Create a Client Guide, a beautifully-designed PDF that can be downloaded automatically in exchange for an email address. I get to read through your pricing on my own time, and you have a way to follow-up on a potential lead. (Pro-tip: Paige talks about client guides, welcome packages and client processes in Square Secrets for Business. So maybe start there.)
Include a price range, or something like “websites starting at $8k”. This is still a little vague because I have no idea what it includes, but at least if my budget is $4k, we’re not wasting each other’s time.
Obviously, no two introverts are alike. Even I — someone with a moderate interest obsession with personality type — know that we can only categorize people so much. No one’s going to check every box of their type. Personally, I happen to be a free-spirited creative who loves systems, spreadsheets and relational databases (how very un-INFP of me).
When it comes to messaging and content on our websites, there are a few small improvements that can increase our appeal and build trust across the gamut. I like to think of this as casting a deeper net, not a wider one. We’re simply matching what we offer to what our dream clients already value.
Fortunately, there are some commonalities among introverted personality types, so we don’t have to start from scratch. Below, you’ll see a list of preferences that are typical to certain types of introverts — it’s by no means an exhaustive list, but will hopefully be a good starting point.
INFPs & ISFPs value sincerity, creativity, self-expression and freedom. They’re usually very private about their feelings, even though they feel them with great intensity. Consider including an element of story or video that might stir up some inspiration or align with their personal tastes, values and feelings. Even a well-placed background video in Squarespace could be game-changing. (Now, I almost mentioned that these types are often moved by music, but then I had terrifying flashbacks to the days of photography websites with slideshows set to Sarah McLachlan on auto-play, so we’re not going to go there).
Example: One INFP I know (fine, it’s me) is continuously moved to tears by Ulta Beauty commercials. I don’t stand a chance against the cinematography and movement and songs with names like “Where Dreams Begin.”
INFJs & INTJs love patterns, value new insights, and often rely on their “gut instincts.” These types will appreciate the subtlest of patterns, including beautiful typography and font hierarchy, as well as a thoughtfully-balanced color palette. Because they are also conceptual and abstract thinkers, you might consider including a new insight on a topic (especially in a blog post or podcast content). Finally, when presenting your services or offers, anticipate some of the objections they might already be weighing in their minds (or gut). FAQ’s can be a great way to handle this. And lastly, although these types are pretty decisive, they are almost always going to want to take some time to “sleep on it.”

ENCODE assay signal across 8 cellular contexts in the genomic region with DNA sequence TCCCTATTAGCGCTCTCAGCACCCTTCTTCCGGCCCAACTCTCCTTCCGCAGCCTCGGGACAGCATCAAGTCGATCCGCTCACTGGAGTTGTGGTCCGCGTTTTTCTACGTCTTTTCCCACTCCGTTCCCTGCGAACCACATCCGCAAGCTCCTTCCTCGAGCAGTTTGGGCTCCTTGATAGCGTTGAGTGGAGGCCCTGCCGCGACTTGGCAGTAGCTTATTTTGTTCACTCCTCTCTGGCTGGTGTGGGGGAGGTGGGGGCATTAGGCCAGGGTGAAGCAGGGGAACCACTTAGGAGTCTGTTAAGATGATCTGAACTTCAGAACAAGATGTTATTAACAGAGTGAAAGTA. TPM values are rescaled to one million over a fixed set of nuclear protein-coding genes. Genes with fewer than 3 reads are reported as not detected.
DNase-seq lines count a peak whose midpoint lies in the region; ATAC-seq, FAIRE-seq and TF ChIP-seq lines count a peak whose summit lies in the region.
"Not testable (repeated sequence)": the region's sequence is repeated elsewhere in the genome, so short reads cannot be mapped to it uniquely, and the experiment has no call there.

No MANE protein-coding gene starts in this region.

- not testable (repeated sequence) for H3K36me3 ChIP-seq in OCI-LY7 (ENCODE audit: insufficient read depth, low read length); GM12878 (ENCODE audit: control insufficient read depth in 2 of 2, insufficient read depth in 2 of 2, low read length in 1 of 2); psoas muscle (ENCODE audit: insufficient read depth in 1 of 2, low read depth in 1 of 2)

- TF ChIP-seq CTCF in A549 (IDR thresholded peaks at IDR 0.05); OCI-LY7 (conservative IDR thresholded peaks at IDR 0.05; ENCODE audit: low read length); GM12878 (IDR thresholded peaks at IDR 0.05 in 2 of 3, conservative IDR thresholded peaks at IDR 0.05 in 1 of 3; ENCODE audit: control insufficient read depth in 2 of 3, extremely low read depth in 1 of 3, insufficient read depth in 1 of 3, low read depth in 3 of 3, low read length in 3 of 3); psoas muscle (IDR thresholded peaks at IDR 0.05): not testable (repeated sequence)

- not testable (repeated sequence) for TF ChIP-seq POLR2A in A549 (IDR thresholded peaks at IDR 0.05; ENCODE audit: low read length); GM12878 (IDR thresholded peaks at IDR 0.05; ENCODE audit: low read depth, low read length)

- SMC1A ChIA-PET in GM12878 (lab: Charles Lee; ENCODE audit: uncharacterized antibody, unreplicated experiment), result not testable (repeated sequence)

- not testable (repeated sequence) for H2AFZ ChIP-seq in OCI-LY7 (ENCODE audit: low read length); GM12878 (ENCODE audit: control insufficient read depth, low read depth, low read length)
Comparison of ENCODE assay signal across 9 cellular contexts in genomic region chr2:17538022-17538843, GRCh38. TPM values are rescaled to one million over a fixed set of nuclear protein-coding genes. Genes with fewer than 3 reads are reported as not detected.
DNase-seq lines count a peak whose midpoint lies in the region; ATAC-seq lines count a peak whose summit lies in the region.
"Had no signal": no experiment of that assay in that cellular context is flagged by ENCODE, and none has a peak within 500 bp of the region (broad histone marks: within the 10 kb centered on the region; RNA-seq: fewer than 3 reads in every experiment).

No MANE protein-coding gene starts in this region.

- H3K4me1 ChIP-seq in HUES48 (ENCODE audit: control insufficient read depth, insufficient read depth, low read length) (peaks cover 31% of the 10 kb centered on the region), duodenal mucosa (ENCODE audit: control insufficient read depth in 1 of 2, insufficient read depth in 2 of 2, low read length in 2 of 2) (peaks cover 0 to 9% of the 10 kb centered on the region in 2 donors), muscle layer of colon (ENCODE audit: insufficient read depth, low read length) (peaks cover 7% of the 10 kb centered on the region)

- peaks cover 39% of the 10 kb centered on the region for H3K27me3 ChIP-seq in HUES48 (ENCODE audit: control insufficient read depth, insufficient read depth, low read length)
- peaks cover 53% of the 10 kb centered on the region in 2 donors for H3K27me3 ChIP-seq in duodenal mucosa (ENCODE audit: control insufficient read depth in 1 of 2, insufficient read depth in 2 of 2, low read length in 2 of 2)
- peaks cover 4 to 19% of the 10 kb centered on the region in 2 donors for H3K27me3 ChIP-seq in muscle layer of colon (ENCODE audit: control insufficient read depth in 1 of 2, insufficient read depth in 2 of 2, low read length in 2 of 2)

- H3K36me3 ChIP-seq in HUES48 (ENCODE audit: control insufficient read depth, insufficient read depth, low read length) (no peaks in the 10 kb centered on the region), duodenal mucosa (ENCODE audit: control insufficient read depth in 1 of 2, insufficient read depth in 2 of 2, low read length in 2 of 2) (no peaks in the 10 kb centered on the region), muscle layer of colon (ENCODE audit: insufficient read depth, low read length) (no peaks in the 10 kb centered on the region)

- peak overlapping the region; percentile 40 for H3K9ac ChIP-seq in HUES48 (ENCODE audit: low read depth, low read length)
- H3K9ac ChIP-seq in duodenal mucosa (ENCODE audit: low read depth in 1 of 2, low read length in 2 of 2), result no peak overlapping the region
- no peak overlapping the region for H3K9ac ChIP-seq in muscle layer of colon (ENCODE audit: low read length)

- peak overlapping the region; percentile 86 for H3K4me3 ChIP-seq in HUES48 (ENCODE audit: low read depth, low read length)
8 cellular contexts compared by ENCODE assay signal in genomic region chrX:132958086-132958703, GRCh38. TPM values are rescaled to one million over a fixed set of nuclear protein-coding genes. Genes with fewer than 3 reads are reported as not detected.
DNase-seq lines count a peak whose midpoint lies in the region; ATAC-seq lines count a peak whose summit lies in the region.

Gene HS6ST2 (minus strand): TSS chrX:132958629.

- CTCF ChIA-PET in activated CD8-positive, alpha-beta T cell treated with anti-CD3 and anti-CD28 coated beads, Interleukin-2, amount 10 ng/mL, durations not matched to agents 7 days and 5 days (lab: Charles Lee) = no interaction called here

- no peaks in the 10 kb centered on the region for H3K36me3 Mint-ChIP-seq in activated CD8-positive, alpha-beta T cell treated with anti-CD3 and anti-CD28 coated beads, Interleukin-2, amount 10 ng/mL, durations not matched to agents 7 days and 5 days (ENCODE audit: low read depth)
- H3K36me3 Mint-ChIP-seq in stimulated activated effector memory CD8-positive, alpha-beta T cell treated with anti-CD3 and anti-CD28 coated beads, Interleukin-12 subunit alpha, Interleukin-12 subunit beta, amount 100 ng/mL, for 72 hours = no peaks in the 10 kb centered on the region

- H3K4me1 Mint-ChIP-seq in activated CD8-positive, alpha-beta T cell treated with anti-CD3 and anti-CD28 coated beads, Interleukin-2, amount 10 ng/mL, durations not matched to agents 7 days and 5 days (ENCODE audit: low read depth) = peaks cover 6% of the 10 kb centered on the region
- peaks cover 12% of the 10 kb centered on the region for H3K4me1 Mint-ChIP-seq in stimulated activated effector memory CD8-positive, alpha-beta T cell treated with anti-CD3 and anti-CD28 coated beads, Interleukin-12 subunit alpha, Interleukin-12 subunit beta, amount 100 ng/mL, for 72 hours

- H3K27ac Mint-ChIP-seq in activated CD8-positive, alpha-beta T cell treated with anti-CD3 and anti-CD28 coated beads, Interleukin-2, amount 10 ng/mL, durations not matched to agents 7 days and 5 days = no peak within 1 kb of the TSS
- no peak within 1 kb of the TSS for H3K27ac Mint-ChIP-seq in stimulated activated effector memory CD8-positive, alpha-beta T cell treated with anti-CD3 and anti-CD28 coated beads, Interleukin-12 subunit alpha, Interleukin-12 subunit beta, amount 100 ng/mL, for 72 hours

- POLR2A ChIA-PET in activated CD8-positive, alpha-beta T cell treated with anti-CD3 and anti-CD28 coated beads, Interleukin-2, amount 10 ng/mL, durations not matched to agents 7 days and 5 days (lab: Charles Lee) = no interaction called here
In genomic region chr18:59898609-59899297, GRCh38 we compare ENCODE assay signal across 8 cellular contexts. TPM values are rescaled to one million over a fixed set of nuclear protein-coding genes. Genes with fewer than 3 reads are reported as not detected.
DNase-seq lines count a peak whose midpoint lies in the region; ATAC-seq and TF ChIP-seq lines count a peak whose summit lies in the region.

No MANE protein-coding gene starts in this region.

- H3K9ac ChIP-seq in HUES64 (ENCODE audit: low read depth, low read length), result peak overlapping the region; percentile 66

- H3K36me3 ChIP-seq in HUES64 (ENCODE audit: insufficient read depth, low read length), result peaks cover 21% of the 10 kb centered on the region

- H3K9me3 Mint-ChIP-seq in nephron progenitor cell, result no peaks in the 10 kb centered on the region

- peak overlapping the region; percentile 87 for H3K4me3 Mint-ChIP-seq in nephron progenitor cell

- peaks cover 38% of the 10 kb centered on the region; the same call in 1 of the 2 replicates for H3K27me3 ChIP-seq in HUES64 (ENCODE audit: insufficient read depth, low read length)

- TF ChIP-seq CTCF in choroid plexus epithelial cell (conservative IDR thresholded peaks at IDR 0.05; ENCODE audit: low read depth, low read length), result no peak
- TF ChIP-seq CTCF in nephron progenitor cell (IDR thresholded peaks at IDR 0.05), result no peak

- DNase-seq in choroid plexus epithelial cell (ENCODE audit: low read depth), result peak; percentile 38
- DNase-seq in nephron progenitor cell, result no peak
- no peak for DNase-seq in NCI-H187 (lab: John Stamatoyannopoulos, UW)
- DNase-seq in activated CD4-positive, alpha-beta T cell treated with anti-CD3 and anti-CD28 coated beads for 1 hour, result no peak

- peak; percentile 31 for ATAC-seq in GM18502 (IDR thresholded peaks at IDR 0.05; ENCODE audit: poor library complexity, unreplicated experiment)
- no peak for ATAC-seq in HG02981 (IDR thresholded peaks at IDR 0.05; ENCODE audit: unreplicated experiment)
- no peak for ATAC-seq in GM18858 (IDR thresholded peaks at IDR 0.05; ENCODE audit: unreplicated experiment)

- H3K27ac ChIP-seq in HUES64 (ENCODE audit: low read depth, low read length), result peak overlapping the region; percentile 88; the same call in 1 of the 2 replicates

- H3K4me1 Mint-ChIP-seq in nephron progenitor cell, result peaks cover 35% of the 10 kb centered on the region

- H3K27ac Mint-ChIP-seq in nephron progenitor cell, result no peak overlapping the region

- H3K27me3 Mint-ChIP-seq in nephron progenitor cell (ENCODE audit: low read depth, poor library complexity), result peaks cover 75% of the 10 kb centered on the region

ISTJs & ISFJs value consistency and the “tried-and true,” and they’re more likely to trust their past experiences and the word of experts. Consider including quotes or testimonials from expert sources they would trust, a “logo wall” of places you’ve been featured/trusted (positioning yourself as the trusted expert), or providing evidence of past client results.
Example: I include a logo wall as well as client testimonials (and a link to their website when possible) in order to build trust and credibility with these members of my audience, even though I’ve personally never cared about testimonials, and even considered excluding them from my own site.
INTPs & ISTPs value precise facts and logic, especially in the form of data. They weigh things objectively and are much less likely to be swayed by emotional stories or testimonials. In fact, they are unlikely to care at all that someone else recommends you. Consider adding some statistics or other factual data (even fun facts, as long as they’re accurate) to your website, especially if you’re selling digital products or courses. Finally, these types are also incredibly skilled at spotting inconsistencies. If your pricing model doesn’t quite add up (i.e. the package price costs the same, or more, than individual a la carte services), they’ll notice it right away. In other words, you might consider giving your math a second look.
Let’s talk integrity.
Specifically, as it relates to urgency. #dundundun
Look, I’ve been around the marketing table long enough to know that urgency (that pesky “doors close tonight at midnight!” flashing countdown timer) does in fact sell.